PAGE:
From: Grzegorz Jagodzinski
----- Original Message -----
From: "Miguel Carrasquer" <mcv@...>
Sent: Wednesday, September 21, 2005 8:21 PM
Subject: Re: [tied] *kW- "?"
> On Wed, 21 Sep 2005 15:04:43 +0200, Grzegorz Jagodzinski
> <grzegorj2000@...> wrote:
>>Please analyse (spoken) Arabic facts as well. But "e" is in fact the
>>colour of the "a" vowel. At the same time, both "k" and "g" are
>>(or: fronted) in Arabic in some degree (classical Arabic pronunciation has
>>the palatoalveolar affricate g^ in the plece of g but the Egyptian dialect
>>still preserves velar g even if slightly palatalized). Arabic does know
>>uvulars (the voiceless stop q, the voiceless spirant X = h with an arch
>>below, and the voiced spirant G = top-dotted g) and those three Arabic
>>uvulars do not cause a-colorizing!
> They do. In colloquial Egyptian Arabic, /a/ is [A] (instead
> of [æ]) in the neighbourhood of emphatic /s./, /d./, /z./,
> /t./, and in the neighbourhood of /r/ and /q/ (although /q/
> usually becomes /?/ in the colloquial). The "Classical"
> (high register) pronunciation, at least in Egypt, also
> requires [A] in the neighbourhood of /x/ and /G/.
> The pharyngeals /H/ and /¿/ do *not* cause [A]-colouring.
Hmm... According to some books, you may be right... partially.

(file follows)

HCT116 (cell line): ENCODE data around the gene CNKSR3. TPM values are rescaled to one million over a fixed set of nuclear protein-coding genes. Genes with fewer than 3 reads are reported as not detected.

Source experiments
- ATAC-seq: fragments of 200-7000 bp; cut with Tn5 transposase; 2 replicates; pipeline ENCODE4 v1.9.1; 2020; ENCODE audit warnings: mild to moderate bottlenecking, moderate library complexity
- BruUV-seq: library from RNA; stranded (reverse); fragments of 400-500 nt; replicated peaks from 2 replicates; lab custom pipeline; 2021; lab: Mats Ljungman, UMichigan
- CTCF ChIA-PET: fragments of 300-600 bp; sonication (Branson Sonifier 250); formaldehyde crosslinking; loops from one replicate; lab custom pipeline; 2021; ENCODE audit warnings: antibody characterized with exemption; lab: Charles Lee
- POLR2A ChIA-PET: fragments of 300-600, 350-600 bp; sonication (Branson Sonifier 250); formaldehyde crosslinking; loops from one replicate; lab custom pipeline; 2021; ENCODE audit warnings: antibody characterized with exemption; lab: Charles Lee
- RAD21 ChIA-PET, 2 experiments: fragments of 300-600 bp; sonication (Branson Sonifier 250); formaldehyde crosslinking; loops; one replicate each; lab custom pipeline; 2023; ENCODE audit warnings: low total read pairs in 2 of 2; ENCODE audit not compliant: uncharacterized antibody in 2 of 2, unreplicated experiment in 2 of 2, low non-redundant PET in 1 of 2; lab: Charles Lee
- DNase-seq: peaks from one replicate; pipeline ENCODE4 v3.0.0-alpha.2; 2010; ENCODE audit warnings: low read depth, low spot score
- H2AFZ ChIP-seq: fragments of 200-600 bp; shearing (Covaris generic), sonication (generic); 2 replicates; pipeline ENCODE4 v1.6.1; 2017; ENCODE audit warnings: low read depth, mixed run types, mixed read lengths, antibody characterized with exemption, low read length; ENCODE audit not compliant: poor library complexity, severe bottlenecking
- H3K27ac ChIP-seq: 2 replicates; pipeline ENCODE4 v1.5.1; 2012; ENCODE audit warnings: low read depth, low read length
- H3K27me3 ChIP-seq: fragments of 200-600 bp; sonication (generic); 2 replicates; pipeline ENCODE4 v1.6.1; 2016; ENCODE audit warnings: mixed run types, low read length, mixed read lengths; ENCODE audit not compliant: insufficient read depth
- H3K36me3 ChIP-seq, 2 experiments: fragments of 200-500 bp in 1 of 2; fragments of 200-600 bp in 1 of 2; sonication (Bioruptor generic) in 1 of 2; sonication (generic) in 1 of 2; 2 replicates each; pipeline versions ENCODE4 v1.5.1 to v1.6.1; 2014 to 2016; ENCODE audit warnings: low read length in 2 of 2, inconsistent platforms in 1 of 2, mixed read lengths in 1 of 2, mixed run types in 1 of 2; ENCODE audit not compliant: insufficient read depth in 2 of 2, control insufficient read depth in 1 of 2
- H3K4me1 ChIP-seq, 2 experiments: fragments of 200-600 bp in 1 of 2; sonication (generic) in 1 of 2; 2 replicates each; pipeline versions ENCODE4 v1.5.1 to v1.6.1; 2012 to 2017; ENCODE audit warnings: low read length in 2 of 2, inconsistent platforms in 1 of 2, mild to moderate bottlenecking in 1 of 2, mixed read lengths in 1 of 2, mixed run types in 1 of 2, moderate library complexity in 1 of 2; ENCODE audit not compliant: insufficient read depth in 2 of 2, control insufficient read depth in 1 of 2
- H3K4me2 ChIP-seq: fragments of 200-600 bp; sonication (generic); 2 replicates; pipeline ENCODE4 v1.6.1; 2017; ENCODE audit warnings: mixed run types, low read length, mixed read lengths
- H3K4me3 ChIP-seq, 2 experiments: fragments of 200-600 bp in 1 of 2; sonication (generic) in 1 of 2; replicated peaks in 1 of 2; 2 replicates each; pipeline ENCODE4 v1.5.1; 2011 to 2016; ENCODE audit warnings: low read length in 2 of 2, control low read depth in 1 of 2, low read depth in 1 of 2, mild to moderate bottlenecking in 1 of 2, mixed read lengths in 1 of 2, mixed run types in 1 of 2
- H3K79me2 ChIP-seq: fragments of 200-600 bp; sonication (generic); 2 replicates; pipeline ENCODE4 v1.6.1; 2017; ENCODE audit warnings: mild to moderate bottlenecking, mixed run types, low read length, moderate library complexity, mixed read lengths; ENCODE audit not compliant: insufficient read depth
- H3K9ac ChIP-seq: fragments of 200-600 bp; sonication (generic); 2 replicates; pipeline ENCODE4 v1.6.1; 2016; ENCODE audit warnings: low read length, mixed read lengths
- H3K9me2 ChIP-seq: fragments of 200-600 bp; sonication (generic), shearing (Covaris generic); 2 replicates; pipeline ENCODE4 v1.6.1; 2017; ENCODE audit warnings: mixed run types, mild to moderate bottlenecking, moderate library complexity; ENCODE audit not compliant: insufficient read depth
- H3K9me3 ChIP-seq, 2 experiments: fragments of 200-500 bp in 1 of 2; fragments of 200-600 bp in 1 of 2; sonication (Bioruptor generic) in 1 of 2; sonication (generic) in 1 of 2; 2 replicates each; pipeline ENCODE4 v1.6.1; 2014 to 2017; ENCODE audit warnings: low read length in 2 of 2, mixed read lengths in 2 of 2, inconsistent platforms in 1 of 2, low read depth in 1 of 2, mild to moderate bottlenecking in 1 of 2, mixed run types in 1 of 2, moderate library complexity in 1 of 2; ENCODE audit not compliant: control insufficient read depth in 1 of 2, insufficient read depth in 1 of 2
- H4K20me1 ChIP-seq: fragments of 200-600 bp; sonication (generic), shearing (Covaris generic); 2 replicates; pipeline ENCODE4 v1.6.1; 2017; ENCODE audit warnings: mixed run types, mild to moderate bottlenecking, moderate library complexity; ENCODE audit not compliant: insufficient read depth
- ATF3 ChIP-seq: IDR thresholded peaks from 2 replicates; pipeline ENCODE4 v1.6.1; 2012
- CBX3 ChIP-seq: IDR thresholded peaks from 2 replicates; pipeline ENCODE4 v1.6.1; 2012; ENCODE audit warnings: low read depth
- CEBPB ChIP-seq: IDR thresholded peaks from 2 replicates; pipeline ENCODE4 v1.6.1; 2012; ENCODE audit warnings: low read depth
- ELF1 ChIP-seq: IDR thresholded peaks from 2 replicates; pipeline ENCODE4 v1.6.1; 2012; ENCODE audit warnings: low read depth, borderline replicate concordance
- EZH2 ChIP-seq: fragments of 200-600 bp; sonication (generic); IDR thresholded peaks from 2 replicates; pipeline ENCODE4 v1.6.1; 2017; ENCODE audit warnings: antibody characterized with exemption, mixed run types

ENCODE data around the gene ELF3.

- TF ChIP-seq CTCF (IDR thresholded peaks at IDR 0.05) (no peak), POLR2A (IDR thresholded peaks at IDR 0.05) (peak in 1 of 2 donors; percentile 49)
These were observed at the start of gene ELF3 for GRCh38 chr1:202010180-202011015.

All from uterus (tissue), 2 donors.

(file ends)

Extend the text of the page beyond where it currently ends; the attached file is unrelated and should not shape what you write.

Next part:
I know that dialect only for immediate contacts and songs (yes :-)), not
books, and that's why I stated what I stated. It's commonly known that the
Egyptian dialect is not homogeneous.
Anyway, you simplify the thing. There are three, not two, variants of /a/ in
Egyptian Arabic. They are:
a) [æ] before [j], [i] (in the next syllable), but /¿/, /H/ never allow [æ]
but [a] rather
b) [^] in the neighbourhood of /s./, /d./, /z./, /t./, /q/ and
velarized-pharyngealized variants of /l/ and /r/ (not all /r/; not found a
word on /x/, /G/)
c) [a] elsewhere
Kästner in "Phonetik und Phonologie des Modernen Hocharabisch" seems to
explain the thing: uvulars /q/, /x/, /G/ are "gepreßt" = pharyngealized,
emphatic. In the variety I know they are not emphatic evidently.
Anyway, notice that pharyngeals never allow [æ], so they _are_ a-colouring.
/q/ is a special problem, as I see. Really, it may be a-colouring even in
all Arabic dialects but because it is "gepreßt" and because it is uvular.
According to some hypotheses, Semitic q < *k. and *q. (emphatic, earlier
abruptive=ejective). Indeed, some Semitologists use k. instead of q to
emphasize this feature.
The evidence of a-coloring influence of pharyngeals rather than uvulars can
also be found in Arabic grammar. The imperfect form for fa¿ala is yaf¿alu
and not *yaf¿ilu or *yaf¿ulu - just because of the a-coloring influence of
the pharyngeal ¿. And the same about fataHa - yaftaHu. Uvulars do not
influence the root this way, so they are not a-coloring (in this point).
If you are still not convinced, take Classic Hebrew into consideration. In
this language [k_] (the spirant variety of /k/ pronounced after a vowel,
when not geminated) is uvular in fact (Semitologists even contrast uvular
Hebrew [k_] and velar Aramaic [k_]), it is never emphatic (in contrast to
Arabic [x]) and it does not affect neighbouring vowels. But pharyngeal [H]
and [¿] do affect! So, pharyngeal nature or pharyngealization cause the
a-colour but uvular nature itself - does not.
To help you stay safe and secure online, we've developed the all new Yahoo! Security Centre. http://uk.security.yahoo.com